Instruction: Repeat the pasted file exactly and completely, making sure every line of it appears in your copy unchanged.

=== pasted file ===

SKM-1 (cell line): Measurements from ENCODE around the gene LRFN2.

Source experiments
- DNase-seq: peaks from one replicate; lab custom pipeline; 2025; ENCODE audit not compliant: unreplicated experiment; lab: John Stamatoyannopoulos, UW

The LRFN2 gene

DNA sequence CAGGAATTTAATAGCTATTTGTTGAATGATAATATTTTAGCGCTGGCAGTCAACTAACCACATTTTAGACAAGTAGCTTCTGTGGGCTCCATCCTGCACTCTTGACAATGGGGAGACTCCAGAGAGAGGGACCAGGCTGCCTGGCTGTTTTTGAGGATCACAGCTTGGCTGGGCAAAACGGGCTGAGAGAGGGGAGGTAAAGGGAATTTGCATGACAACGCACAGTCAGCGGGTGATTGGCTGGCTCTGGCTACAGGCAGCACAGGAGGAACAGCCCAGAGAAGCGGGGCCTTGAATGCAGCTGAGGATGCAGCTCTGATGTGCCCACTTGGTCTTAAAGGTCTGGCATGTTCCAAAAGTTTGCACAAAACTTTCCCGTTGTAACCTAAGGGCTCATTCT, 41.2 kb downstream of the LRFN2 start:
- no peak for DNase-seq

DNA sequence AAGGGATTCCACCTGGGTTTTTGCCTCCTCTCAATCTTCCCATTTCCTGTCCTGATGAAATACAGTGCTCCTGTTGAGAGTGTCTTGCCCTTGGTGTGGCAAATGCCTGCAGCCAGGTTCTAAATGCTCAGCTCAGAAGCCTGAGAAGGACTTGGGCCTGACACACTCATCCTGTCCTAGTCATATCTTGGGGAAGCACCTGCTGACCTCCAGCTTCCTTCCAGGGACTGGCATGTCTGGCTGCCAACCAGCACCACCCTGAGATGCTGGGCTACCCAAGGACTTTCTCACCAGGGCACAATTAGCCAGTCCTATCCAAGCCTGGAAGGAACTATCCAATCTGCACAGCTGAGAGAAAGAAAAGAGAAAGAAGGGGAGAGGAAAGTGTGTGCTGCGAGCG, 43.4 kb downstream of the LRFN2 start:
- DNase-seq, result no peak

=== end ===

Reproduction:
SKM-1 (cell line): Measurements from ENCODE around the gene LRFN2.

Source experiments
- DNase-seq: peaks from one replicate; lab custom pipeline; 2025; ENCODE audit not compliant: unreplicated experiment; lab: John Stamatoyannopoulos, UW

The LRFN2 gene

DNA sequence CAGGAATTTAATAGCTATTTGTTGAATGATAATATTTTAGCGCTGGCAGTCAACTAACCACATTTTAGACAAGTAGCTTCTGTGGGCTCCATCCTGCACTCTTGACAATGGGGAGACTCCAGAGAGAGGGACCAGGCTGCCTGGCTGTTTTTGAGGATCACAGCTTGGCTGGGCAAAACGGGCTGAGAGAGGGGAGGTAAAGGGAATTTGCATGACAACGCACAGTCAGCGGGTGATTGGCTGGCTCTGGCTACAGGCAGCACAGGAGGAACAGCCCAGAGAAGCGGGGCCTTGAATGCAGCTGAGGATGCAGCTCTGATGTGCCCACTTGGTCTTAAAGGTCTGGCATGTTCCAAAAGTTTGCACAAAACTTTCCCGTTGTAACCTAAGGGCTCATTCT, 41.2 kb downstream of the LRFN2 start:
- no peak for DNase-seq

DNA sequence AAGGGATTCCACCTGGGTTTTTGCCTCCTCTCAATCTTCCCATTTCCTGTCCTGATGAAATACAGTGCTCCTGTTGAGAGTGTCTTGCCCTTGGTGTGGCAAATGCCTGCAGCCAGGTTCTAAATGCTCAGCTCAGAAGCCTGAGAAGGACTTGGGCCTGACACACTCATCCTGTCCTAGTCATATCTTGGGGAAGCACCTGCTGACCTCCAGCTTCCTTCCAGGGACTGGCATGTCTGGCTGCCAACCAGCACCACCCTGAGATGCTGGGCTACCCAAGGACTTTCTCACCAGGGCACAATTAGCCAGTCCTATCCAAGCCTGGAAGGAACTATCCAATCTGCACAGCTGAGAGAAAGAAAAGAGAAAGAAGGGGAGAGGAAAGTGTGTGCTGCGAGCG, 43.4 kb downstream of the LRFN2 start:
- DNase-seq, result no peak